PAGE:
To God, the Creator, be the glory.
Great things He has done!

Leo Schoof
FRC Byford

Ignore Body Language – Ignore God

When our daughter was studying for her radiography qualifications, she also had to do a short course which was aimed at making students aware of the importance of body language. The lecturer claimed, and went on to demonstrate, how about eighty percent of people’s communication is actually unspoken, i.e., conveyed by virtue of body language. The course was interesting and kept students on the edge of their seats; it was impressed on them how important it would be to read patients’ body language when they came to radiography under varying degrees of stress and pain.

After she and I talked about this, I pondered this concept of body language some more as regards its importance and implications. In our household we already were fairly keenly attuned to our children’s body language. We addressed negative body language (rolling of the eyes, shrugging of shoulders, and such like) in clear terms as to what was acceptable and what was not acceptable. It became quite clear to us that much silent rebellion in households is expressed—and regrettably unaddressed—in that manner.

Body language has been, and still is, Satan’s tool of choice in cheapening and destroying human relationships. Scripture warns against this very clearly. When the nation of Israel falls into sin, she is more often than not compared to a wanton woman. Thus we read in Isaiah 3:6, “Moreover the LORD saith, ‘Because the daughters of Zion are haughty, and walk with stretched forth necks and wanton eyes, walking and mincing as they go, and making a tinkling with their feet…’”

The Lord – as does the devil – attributes much importance to body language, as shown in this and other texts (cf. Prov 7; 2 Sam 11:2; Judg 14:3; Ezek 16). The general tenet implied is that female seduction can mean the downfall of kingdoms and great men. Just so today, plastic surgeons make a mint out of surgery which emphasises the alluring physical attributes of a woman. And so we see a big industry involved in Botox lips, enhanced busts, Botox derrieres, alluring hair colours and compositions, and eye lashes that drop down to the cheek bones.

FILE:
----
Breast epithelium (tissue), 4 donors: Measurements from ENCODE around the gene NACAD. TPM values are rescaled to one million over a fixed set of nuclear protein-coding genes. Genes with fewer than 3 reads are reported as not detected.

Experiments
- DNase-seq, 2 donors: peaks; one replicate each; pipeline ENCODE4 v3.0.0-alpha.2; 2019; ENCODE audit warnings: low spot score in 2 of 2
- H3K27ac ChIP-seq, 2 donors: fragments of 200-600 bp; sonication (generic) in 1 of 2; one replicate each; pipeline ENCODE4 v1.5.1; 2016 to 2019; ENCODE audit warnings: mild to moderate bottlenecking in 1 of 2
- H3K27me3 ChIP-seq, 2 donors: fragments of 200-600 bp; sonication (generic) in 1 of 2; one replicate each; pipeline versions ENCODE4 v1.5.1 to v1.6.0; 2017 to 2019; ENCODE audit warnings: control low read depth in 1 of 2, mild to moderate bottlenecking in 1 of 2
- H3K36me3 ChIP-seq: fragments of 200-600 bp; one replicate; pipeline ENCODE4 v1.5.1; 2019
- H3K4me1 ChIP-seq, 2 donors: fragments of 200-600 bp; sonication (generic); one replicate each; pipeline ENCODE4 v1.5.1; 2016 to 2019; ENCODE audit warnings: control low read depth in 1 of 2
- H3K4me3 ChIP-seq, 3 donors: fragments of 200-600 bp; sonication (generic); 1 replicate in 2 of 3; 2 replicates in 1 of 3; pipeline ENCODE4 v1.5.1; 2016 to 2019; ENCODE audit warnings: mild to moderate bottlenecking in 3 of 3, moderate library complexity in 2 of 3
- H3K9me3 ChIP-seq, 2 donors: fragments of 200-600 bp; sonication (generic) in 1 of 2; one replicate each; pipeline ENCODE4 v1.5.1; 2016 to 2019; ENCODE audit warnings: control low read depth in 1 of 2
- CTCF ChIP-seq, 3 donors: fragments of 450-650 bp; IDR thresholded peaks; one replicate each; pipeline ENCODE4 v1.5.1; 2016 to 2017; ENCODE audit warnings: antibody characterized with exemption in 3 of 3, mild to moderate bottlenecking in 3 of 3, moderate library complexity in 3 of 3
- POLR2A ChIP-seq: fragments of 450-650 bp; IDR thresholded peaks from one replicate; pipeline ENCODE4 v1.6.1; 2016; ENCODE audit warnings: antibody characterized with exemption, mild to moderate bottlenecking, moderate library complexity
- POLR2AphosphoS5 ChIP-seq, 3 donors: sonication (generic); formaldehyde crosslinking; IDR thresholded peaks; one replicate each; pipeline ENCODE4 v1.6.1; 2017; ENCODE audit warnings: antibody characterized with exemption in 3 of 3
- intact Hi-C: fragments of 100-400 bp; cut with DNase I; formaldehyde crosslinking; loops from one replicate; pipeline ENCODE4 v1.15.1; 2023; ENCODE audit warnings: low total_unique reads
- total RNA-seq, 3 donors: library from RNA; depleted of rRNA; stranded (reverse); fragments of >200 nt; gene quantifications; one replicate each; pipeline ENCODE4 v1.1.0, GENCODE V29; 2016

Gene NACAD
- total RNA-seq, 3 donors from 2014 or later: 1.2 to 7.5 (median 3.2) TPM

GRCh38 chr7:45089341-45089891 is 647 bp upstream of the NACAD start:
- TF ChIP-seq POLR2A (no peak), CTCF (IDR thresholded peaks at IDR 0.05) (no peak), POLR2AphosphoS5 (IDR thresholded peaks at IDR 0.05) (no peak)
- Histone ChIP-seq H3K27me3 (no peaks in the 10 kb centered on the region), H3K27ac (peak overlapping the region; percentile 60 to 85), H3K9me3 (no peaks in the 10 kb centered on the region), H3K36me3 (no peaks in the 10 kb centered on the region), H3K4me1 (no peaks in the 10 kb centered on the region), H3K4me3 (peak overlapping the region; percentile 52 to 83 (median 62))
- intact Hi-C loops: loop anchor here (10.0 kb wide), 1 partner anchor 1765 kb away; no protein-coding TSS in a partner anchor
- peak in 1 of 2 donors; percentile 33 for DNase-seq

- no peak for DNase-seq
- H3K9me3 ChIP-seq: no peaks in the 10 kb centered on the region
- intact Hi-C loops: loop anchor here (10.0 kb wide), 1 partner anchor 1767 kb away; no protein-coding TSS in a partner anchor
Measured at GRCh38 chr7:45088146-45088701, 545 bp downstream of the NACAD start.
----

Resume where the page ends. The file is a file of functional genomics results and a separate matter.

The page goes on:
Fashion designers bluntly declare that their creations are not to clothe, but to allure. Their clothing aims at gilding the parcel to the utmost. The beautiful body is also the great advertising centrepiece for much of the fitness industry and for the selling of home exercise contraptions. God made the body holistically beautiful and attractive (cf. 1 Tim 2:9-10) for the noble purpose of God-centred relationships, notably in marriage (Gen 2:20-25). But this has been powerfully perverted, reduced and demeaned to good looks aimed at body worship and seduction.

However, the way the body speaks still makes a powerful statement about man’s relationship with his Creator, be that person Christian or not.

As I am an avid sports hobbyist, both actively and passively, I also started a conscious observation of sports people and their body language at moments of emotional highs and lows. It is quite telling that a sports person at a moment of high elation will raise the arms skyward in celebration. Conversely, when the goal is not scored in a penalty shootout, the failure will result in a shrinking of the body, a bending of the head in shame or dismay. Looking at the supporters and fellow teammates, one can observe many of these with folded hands and prayer-like posture as the penalty shoot-out is unfolding.

This body language is not only common in the sports arena. It can also be observed in other areas of life, wherever there are emotional moments which demand expressing. A child (and many an adult) will try to go small and often place an arm in front of the face as if to ward off the words of correction firmly addressed. A face will light up and look open in a moment of praise. When dismayed or seriously tired, yet needing to push on, a weary head will be lifted skyward and eyes will look to the heavens.